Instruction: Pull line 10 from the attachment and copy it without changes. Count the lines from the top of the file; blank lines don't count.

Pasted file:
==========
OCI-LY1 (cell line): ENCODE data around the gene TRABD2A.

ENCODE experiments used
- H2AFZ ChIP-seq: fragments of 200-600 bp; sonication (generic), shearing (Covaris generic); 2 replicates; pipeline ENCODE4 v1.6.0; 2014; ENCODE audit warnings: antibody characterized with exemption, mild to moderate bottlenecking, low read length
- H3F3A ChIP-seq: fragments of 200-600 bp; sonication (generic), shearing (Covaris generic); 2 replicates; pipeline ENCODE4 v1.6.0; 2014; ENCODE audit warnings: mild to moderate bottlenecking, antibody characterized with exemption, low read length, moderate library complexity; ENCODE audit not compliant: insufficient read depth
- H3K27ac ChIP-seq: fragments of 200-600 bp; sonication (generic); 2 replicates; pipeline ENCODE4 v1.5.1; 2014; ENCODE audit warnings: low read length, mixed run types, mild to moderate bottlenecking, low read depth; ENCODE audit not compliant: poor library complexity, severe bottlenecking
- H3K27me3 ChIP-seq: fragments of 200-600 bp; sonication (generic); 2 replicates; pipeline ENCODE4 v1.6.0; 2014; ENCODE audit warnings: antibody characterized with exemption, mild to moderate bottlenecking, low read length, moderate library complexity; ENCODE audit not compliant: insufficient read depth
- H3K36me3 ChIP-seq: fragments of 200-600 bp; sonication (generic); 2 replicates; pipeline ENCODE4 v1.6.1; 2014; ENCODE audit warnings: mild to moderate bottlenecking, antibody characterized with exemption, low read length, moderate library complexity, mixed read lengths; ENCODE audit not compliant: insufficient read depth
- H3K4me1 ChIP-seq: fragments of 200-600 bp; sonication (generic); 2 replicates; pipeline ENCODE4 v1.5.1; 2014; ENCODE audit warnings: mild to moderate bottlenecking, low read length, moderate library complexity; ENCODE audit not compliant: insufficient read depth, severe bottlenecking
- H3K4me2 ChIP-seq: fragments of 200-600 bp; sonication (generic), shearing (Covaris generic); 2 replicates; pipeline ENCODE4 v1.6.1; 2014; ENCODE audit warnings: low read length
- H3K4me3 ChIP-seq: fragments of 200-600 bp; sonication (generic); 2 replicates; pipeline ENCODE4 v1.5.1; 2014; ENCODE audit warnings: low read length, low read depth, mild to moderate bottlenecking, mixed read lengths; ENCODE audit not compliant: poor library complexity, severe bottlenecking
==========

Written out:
- H3K4me3 ChIP-seq: fragments of 200-600 bp; sonication (generic); 2 replicates; pipeline ENCODE4 v1.5.1; 2014; ENCODE audit warnings: low read length, low read depth, mild to moderate bottlenecking, mixed read lengths; ENCODE audit not compliant: poor library complexity, severe bottlenecking